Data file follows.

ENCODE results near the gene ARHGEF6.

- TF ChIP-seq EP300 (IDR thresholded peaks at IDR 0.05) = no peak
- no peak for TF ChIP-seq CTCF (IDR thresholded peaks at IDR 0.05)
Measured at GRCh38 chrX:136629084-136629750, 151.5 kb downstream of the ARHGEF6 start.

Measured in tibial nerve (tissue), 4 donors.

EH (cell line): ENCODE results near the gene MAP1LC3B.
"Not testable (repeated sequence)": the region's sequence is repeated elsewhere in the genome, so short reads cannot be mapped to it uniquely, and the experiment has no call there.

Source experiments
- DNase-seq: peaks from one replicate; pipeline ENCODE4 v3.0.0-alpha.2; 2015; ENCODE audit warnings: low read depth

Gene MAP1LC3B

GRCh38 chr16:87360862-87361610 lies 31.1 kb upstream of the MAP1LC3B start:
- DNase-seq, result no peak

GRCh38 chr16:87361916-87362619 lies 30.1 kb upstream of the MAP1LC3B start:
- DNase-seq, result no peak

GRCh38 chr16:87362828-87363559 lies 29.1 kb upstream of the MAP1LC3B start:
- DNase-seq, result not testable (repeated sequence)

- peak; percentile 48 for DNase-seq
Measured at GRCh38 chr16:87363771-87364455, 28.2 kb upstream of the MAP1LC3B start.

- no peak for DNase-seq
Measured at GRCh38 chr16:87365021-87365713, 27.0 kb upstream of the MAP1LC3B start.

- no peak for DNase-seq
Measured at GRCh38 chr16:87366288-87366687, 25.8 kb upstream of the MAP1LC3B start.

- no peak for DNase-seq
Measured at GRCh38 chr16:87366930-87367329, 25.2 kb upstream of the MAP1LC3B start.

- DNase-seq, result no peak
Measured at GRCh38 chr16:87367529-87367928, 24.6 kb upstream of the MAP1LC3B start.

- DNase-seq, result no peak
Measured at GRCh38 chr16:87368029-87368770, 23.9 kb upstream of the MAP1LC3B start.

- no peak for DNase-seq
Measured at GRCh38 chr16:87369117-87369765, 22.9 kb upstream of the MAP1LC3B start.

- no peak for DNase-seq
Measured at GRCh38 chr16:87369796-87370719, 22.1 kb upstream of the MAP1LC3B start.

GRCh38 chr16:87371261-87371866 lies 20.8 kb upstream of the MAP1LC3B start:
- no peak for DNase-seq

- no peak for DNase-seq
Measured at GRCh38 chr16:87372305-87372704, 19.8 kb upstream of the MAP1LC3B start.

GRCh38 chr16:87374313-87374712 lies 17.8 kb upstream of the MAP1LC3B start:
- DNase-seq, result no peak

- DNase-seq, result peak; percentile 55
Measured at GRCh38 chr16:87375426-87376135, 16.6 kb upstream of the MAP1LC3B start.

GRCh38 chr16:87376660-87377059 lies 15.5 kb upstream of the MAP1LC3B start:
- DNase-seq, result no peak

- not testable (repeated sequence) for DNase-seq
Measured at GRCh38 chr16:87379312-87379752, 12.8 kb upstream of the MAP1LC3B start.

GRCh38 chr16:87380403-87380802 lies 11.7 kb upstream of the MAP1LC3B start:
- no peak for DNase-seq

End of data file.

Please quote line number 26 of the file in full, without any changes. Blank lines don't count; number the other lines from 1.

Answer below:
Measured at GRCh38 chr16:87367529-87367928, 24.6 kb upstream of the MAP1LC3B start.